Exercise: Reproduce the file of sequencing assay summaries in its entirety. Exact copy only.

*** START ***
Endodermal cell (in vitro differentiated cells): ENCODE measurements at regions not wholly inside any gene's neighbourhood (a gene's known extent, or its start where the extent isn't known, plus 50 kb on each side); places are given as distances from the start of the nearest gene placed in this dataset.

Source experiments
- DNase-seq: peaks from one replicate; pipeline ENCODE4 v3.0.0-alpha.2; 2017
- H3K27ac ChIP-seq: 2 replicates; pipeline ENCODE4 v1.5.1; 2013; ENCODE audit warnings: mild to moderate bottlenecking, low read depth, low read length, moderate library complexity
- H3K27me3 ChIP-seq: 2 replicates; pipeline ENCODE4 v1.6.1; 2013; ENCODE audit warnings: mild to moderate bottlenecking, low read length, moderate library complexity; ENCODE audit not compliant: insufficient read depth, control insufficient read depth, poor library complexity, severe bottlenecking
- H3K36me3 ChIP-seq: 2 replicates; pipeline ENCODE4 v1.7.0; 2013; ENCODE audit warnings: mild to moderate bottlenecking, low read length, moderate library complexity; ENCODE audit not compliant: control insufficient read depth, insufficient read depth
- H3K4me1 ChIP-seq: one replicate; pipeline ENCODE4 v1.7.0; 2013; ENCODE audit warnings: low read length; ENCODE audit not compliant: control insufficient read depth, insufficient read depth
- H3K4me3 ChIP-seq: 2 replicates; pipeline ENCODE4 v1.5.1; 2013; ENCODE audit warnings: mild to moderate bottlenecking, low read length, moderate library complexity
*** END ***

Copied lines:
Endodermal cell (in vitro differentiated cells): ENCODE measurements at regions not wholly inside any gene's neighbourhood (a gene's known extent, or its start where the extent isn't known, plus 50 kb on each side); places are given as distances from the start of the nearest gene placed in this dataset.

Source experiments
- DNase-seq: peaks from one replicate; pipeline ENCODE4 v3.0.0-alpha.2; 2017
- H3K27ac ChIP-seq: 2 replicates; pipeline ENCODE4 v1.5.1; 2013; ENCODE audit warnings: mild to moderate bottlenecking, low read depth, low read length, moderate library complexity
- H3K27me3 ChIP-seq: 2 replicates; pipeline ENCODE4 v1.6.1; 2013; ENCODE audit warnings: mild to moderate bottlenecking, low read length, moderate library complexity; ENCODE audit not compliant: insufficient read depth, control insufficient read depth, poor library complexity, severe bottlenecking
- H3K36me3 ChIP-seq: 2 replicates; pipeline ENCODE4 v1.7.0; 2013; ENCODE audit warnings: mild to moderate bottlenecking, low read length, moderate library complexity; ENCODE audit not compliant: control insufficient read depth, insufficient read depth
- H3K4me1 ChIP-seq: one replicate; pipeline ENCODE4 v1.7.0; 2013; ENCODE audit warnings: low read length; ENCODE audit not compliant: control insufficient read depth, insufficient read depth
- H3K4me3 ChIP-seq: 2 replicates; pipeline ENCODE4 v1.5.1; 2013; ENCODE audit warnings: mild to moderate bottlenecking, low read length, moderate library complexity